He came, he saw and he very nearly conquered but in the end Brisbane’s Adrian Attenborough fell just short of WSOP Main Event glory, finishing runner-up as Norway’s Espen Jorstad was crowned 2022 champion.
Looking to emulate Joe Hachem’s 2005 WSOP Main Event triumph, Attenborough looked on course to etch his name into the history books when he sent local hope Michael Duek home in third, entering heads-up play just about level with Jorstad.
He then found himself short after a hand in which he tanked for almost a full 20 minutes before correctly folding to Jorstad’s river shove, doubled back through to take the lead before a brief period of back and forth eventually ended with one monster hand.
Holding J♣4♠ against Jorstad’s Q♦2♠ on a 4♥2♥2♣ board, Attenborough re-raised Jorstad’s 4,000,000 lead to 14,000,000 and then called his 32,000,0000 3-bet. He also called Jorstad’s 62,000,000 turn bet before going deep into the tank after the Norwegian announced he was all-in on the Q♣ river.
Eight minutes later, Attenborough picked up a stack of chips and made the call, only to find out the bad news as Jorstad showed the boat.
Speaking with PokerGo shortly after the final hand played out, Attenborough described his huge call as “such a big mistake” but admitted he was still “super proud” after notching an incredibly $6 million payday against the second largest WSOP Main Event field of all time.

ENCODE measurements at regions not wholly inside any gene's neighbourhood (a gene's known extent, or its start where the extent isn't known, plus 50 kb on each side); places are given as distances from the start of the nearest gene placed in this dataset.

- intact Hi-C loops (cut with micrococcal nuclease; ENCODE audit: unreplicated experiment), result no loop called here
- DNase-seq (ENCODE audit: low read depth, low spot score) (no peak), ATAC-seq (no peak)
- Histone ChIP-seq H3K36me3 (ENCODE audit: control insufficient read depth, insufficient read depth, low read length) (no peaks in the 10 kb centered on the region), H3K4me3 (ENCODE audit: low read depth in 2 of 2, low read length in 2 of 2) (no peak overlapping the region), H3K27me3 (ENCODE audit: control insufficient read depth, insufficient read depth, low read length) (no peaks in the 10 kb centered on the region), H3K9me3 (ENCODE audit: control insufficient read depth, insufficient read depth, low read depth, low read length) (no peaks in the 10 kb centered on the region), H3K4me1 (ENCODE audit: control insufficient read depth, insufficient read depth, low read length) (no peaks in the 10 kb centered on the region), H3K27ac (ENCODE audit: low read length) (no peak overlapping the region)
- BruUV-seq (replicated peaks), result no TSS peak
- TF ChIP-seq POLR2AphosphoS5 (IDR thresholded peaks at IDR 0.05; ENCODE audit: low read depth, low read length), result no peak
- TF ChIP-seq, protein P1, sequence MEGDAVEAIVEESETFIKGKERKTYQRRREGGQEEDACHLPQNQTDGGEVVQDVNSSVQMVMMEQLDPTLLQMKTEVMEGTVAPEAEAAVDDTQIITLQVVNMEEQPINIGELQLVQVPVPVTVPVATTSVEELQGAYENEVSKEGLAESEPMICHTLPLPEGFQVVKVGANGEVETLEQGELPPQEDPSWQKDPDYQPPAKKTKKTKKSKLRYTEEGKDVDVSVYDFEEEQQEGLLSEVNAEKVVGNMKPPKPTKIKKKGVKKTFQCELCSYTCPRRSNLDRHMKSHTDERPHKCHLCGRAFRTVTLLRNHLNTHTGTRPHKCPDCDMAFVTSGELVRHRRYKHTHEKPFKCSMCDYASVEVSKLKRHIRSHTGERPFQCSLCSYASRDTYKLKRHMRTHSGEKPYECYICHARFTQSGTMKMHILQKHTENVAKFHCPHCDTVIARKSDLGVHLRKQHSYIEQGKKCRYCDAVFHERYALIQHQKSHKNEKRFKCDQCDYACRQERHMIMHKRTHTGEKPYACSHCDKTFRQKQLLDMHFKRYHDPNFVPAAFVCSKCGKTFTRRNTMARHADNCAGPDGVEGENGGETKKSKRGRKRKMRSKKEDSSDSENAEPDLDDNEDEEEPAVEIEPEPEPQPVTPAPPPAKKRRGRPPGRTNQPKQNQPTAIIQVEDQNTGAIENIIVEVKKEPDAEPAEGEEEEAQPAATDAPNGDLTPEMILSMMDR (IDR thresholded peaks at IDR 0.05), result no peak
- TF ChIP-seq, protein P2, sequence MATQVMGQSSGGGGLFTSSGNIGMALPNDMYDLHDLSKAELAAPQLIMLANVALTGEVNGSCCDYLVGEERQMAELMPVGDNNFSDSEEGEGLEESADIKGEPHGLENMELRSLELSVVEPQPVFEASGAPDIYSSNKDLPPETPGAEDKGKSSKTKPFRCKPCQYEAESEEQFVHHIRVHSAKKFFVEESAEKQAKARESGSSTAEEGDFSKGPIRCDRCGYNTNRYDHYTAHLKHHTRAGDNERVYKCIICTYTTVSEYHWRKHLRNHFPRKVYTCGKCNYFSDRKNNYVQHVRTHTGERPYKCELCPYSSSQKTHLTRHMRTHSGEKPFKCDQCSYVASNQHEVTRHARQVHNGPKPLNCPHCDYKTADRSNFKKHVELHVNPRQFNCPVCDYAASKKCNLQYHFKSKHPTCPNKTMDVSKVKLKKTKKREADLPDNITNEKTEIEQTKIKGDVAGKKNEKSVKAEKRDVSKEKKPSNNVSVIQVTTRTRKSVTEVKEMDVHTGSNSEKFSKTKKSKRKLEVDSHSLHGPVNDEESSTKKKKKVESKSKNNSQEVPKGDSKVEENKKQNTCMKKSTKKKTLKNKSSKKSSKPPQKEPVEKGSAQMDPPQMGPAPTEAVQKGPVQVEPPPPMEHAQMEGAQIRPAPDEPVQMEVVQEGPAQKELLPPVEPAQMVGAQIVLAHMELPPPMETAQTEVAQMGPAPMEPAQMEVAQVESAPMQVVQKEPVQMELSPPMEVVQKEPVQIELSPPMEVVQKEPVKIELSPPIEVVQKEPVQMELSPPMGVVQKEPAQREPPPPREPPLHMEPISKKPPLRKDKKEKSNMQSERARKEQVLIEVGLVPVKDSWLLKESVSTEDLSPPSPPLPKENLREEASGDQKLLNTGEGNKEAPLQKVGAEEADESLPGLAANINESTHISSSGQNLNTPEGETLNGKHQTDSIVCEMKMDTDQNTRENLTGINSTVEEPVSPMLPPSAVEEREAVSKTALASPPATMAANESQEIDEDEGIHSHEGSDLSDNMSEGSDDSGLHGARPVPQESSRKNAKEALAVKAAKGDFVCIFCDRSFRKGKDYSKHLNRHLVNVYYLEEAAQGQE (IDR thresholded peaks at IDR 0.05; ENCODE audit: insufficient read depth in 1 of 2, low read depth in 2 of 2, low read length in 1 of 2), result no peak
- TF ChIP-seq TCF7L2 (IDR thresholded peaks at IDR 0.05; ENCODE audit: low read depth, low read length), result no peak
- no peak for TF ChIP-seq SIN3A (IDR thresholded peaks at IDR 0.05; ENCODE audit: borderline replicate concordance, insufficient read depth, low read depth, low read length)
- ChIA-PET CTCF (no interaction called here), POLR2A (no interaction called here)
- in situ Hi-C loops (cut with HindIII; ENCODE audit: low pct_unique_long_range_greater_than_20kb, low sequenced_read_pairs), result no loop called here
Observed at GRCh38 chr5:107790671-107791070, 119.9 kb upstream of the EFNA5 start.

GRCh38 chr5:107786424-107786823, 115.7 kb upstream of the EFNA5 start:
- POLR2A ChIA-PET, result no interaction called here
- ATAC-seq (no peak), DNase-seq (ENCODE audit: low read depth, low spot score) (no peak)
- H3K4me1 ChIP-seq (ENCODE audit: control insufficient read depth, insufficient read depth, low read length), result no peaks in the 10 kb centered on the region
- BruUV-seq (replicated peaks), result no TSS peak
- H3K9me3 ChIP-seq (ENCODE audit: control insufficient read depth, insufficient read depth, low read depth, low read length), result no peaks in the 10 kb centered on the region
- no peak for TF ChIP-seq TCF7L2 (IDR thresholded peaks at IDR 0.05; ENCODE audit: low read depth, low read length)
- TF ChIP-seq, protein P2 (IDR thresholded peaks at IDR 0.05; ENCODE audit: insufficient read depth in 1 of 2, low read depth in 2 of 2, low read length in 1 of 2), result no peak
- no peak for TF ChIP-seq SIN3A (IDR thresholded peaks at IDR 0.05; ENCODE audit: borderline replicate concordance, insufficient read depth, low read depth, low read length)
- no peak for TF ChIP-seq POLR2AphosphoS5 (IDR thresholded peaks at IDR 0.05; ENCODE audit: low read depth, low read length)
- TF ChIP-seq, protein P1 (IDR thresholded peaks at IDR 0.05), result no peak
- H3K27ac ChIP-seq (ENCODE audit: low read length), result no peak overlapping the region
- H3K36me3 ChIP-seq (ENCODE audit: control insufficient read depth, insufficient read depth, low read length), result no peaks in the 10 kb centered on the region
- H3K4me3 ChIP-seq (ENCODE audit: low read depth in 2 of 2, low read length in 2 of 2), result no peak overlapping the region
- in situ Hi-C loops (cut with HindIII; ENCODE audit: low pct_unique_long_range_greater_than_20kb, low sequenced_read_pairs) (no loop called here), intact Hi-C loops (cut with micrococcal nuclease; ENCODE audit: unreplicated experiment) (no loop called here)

“I ran really good and definitely don’t deserve to win $6 million,” Attenborough said. “I was just along for the ride and it sucks. Such a big mistake at the end, but it’s ok. I’m super proud.”
For Jorstad, it was also a second WSOP bracelet of the summer, having already teamed up with Patrick Leonard to win the $1,000 Tag Team event.
“I think is going to mean more in a few days when it sinks in,” Jorstad said after his career-defining triumph.
“Right now, it just feels absurd. I was so focused on this match. I came in today to just play poker. I didn’t think too much. I tried to not think too much about what was at stake here, what we were playing for, and whatnot. I was just trying to play the best poker.
“My opponent, Attenborough, was the one guy I didn’t want to meet heads-up. He’s the one that’s been giving me the most trouble the whole tournament. I remember on Day 6 as well, I was like, he kept winning every pot against me, and I was like, get this guy out of here. Then I end up heads-up with the guy and I was like, ‘Oh, not like this.’
“But I kept making good hands, fortunately, so yeah, the cards just fell in my favor today.”
With his runner-up finish, Attenborough – a long-time regular on the Aussie poker scene before relocating to Las Vegas pre-COVID – moves to fourth spot on Australia’s all-time money, behind only Michael Addamo, Hachem, and Kahle Burns. He also moves ahead of the likes of Jeff Rossiter, Jeff Lisandro, Jonathan Karamalikis and the last man to make the WSOP Main Event final table, fellow Queenslander Alex Lynskey, who finished seventh in 2018.
Congratulations to Attenborough on a truly epic run.
2022 WSOP MAIN EVENT ($10,000 buy-in, 8,663 entries, $80,782,475 prizepool)
|4||John Eames||United Kingdom||$3,000,000|
|6||Jeffrey Farnes||United States||$1,750,000|
|8||Philippe Souki||United Kingdom||$1,075,000|
|9||Matthew Su||United States||$850,675|